About “Gargoyles” on massive gothic architecture in the West.
In the West, rain spouts called Gargoyles exist. The origin is from the French word gargouille. It means “throat”, perhaps being named for the fact that it sticks out from the buildings and its function is to drain rain water.
They are often a part of large cathedrals, and they are usually fantastic animals made of stone. It has been written that although it is used on large churches, they are not religious in meaning but are functioning ornamental rain spouts.
Rain chains would be Japan’s equivalent of decorative spouts that incorporate rain water, but stone is rarely used in Japanese architecture, and instead wood or thatches are used, as well as fired material such as Japanese roof tiles. Perhaps this aspect of cultural difference in architecture prevented Japan from stone-made decorative spouts such as Gargoyles.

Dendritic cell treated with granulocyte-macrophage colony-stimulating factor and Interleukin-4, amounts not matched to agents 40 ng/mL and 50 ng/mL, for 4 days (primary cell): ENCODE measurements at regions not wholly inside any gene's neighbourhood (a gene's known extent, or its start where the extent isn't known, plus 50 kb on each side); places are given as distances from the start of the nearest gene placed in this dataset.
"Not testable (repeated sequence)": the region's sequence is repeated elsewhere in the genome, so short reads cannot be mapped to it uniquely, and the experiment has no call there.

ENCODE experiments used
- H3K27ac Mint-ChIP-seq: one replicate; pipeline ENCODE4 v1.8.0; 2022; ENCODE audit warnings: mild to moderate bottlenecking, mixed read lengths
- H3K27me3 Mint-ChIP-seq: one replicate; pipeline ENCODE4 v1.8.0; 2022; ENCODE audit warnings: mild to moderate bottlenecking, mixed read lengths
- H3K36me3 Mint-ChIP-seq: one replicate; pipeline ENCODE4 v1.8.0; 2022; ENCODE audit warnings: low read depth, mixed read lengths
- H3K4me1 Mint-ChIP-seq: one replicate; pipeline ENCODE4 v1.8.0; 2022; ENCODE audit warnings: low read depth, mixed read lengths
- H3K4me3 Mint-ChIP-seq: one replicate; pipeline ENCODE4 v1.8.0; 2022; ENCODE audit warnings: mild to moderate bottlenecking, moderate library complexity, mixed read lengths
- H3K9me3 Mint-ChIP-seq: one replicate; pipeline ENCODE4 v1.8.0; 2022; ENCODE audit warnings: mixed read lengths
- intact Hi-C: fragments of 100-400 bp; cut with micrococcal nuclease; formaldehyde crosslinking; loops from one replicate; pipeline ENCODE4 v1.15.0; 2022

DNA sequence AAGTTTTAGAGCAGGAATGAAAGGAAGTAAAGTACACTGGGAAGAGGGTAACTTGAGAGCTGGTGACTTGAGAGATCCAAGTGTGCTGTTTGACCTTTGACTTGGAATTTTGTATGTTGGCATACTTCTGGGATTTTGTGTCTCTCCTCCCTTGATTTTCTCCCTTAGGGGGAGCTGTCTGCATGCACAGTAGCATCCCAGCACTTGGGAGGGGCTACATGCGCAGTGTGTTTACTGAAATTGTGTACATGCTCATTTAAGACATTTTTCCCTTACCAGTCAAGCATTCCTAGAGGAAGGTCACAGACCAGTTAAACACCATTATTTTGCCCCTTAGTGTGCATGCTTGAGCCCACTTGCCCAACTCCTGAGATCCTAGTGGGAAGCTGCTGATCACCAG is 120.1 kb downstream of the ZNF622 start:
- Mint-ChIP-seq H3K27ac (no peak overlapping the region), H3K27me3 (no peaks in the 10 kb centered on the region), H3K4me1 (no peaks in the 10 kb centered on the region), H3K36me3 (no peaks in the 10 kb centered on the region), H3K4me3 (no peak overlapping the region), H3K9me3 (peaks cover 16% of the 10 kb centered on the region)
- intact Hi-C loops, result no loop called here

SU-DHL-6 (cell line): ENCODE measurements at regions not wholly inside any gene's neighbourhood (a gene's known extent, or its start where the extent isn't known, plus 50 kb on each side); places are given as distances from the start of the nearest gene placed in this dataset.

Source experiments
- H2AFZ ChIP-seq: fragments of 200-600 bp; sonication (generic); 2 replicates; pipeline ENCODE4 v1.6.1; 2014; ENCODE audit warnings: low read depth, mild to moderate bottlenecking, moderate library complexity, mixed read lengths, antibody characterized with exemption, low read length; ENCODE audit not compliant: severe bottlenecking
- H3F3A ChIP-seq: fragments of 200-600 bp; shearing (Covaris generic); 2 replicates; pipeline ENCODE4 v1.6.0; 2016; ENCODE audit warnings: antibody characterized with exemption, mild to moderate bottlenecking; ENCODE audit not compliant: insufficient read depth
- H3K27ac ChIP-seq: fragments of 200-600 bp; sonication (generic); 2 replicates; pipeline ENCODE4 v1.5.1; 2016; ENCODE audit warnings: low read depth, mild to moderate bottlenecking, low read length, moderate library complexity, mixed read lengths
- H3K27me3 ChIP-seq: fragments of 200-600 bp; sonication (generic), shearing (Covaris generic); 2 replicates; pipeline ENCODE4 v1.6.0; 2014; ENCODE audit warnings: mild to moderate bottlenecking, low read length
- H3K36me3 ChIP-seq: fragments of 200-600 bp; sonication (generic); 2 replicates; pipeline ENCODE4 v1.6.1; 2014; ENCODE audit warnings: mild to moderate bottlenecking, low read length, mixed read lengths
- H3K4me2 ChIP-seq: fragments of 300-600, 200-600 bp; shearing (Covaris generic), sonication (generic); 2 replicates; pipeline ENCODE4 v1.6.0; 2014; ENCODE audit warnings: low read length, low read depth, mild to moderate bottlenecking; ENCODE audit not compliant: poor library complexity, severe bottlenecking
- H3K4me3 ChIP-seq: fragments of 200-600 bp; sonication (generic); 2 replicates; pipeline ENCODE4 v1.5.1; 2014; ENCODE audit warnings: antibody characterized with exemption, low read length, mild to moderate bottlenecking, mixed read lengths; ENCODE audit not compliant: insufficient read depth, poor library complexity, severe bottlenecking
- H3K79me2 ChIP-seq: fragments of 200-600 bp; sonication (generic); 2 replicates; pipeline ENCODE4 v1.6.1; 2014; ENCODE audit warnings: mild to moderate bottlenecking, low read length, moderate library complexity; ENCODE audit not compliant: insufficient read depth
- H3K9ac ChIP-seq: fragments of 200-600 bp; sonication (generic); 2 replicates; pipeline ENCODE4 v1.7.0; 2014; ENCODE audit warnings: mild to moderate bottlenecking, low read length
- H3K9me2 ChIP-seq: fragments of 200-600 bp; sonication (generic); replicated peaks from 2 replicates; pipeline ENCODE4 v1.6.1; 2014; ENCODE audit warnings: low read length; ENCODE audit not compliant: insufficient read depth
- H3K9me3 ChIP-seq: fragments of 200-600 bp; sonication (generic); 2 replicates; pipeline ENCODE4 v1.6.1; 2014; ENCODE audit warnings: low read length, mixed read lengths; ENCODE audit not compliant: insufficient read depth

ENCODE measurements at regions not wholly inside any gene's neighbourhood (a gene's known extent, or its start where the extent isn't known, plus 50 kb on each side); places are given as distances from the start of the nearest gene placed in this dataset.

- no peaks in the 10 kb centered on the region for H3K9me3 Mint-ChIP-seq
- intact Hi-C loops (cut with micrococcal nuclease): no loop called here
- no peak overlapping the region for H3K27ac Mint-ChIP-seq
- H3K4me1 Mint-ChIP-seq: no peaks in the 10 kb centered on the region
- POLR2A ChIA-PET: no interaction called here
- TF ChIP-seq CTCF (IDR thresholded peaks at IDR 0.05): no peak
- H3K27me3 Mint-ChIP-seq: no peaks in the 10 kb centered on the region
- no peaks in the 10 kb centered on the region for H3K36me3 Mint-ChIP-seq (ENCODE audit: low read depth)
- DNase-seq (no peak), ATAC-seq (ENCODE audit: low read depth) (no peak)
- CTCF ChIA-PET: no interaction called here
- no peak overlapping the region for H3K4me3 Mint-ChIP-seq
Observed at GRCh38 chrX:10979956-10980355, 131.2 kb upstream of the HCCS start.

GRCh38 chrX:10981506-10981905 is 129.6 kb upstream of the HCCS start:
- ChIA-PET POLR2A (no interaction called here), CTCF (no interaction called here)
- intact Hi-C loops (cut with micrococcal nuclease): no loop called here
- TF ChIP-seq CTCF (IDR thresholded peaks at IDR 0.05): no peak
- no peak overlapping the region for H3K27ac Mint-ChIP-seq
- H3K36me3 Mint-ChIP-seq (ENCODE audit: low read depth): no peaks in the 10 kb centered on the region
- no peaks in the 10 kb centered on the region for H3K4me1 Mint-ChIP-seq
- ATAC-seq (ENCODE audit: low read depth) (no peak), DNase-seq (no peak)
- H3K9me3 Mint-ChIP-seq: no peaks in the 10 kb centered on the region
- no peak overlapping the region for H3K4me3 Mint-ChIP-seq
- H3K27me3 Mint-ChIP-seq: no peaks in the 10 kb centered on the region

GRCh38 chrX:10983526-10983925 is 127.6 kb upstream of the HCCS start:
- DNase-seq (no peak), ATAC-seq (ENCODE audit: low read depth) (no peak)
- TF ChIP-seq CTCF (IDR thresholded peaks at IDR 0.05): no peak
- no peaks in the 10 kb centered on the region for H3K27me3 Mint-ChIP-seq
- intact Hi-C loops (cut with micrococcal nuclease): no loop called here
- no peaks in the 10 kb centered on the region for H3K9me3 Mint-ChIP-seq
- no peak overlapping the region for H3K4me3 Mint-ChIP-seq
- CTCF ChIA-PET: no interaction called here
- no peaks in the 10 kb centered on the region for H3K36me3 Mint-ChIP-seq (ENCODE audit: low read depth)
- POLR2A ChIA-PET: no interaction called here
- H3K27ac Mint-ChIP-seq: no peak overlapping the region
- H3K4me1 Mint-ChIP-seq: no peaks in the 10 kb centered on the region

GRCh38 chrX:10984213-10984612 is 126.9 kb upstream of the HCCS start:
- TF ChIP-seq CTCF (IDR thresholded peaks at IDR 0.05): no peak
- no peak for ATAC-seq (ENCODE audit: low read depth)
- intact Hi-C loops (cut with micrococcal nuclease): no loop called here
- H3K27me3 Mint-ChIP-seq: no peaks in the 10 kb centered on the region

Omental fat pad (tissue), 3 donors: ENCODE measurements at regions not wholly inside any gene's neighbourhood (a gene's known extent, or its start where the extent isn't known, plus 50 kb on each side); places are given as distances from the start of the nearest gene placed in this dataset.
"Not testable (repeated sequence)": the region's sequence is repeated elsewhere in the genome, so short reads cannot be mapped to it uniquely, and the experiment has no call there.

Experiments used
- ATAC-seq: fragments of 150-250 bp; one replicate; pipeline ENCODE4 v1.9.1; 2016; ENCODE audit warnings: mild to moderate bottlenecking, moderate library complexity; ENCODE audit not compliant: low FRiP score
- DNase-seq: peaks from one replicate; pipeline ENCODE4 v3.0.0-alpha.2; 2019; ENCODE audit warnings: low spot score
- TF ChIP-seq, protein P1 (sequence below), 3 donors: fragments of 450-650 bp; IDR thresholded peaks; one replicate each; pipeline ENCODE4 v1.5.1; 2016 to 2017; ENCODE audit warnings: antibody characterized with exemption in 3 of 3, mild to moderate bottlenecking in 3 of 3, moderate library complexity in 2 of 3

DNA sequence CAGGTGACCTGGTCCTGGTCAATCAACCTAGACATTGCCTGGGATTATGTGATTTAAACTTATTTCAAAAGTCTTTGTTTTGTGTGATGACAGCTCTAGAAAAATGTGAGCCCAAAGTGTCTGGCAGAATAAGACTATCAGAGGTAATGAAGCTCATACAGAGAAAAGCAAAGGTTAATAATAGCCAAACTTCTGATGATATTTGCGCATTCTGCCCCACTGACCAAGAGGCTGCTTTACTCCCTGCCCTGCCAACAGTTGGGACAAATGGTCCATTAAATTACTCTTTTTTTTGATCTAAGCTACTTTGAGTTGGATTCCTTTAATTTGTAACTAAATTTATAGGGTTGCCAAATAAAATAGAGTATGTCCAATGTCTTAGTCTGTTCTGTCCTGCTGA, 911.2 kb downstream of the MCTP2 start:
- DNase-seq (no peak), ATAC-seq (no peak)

Attempts have been made to stylize rain spouts around the world and each country’s architectural culture had a great impact on the type of rain spouts such as “Gargoyles” or our Japanese rain chains, both having highly stylized form while incorporating rain water.